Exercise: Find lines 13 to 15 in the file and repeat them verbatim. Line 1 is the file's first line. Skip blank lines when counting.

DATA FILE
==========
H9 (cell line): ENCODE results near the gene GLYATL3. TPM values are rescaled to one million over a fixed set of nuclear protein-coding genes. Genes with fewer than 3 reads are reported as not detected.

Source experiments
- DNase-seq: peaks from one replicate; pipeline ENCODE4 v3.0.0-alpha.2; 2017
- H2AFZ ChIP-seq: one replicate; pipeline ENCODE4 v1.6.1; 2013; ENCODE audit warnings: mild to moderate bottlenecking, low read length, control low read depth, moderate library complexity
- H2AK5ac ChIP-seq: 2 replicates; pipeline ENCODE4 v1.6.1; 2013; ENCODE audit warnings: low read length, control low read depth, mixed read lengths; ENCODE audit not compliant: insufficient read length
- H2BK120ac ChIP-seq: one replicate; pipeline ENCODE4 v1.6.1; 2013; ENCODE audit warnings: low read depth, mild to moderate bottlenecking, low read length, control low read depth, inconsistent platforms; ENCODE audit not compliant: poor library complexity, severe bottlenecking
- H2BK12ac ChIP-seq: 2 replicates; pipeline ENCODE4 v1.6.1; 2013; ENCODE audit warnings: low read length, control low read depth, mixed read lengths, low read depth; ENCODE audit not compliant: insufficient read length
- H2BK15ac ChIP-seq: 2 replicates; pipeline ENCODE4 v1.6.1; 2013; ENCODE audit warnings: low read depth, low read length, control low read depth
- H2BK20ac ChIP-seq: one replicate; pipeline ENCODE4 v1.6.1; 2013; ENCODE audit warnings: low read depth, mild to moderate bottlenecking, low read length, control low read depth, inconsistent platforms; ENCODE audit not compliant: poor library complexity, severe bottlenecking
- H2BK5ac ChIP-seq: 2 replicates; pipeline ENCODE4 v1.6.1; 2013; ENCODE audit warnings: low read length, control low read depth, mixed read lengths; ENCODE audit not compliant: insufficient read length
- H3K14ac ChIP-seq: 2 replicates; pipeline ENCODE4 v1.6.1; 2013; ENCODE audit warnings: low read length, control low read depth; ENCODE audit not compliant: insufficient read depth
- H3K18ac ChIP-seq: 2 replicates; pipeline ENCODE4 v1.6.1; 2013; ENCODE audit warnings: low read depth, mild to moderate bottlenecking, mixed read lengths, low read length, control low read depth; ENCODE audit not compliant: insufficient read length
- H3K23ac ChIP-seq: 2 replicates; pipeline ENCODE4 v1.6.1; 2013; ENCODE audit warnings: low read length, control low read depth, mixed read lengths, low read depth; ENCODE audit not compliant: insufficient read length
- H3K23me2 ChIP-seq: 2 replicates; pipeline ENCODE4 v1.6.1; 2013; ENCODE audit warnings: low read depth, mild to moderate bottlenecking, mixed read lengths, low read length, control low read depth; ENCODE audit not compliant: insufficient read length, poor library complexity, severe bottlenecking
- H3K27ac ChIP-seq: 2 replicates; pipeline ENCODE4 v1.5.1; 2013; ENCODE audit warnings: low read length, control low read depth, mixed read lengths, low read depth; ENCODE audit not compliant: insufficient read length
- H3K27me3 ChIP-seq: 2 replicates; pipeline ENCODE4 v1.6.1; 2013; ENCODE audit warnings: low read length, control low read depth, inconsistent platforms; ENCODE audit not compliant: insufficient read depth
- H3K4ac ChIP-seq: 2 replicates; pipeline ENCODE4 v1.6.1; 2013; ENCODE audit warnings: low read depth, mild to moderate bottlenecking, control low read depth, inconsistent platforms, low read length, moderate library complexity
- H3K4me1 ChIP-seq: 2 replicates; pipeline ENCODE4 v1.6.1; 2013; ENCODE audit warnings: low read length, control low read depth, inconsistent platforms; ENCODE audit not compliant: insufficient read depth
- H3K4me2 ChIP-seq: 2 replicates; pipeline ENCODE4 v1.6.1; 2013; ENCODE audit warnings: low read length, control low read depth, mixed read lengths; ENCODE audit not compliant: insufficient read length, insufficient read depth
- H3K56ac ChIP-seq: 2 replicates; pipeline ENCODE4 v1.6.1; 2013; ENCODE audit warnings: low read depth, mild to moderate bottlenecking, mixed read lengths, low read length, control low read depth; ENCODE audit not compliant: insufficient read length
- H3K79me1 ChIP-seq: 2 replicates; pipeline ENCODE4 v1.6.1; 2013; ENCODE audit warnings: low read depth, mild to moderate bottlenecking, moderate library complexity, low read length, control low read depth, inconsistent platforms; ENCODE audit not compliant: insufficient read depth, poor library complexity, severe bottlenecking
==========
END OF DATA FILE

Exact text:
- H3K23ac ChIP-seq: 2 replicates; pipeline ENCODE4 v1.6.1; 2013; ENCODE audit warnings: low read length, control low read depth, mixed read lengths, low read depth; ENCODE audit not compliant: insufficient read length
- H3K23me2 ChIP-seq: 2 replicates; pipeline ENCODE4 v1.6.1; 2013; ENCODE audit warnings: low read depth, mild to moderate bottlenecking, mixed read lengths, low read length, control low read depth; ENCODE audit not compliant: insufficient read length, poor library complexity, severe bottlenecking
- H3K27ac ChIP-seq: 2 replicates; pipeline ENCODE4 v1.5.1; 2013; ENCODE audit warnings: low read length, control low read depth, mixed read lengths, low read depth; ENCODE audit not compliant: insufficient read length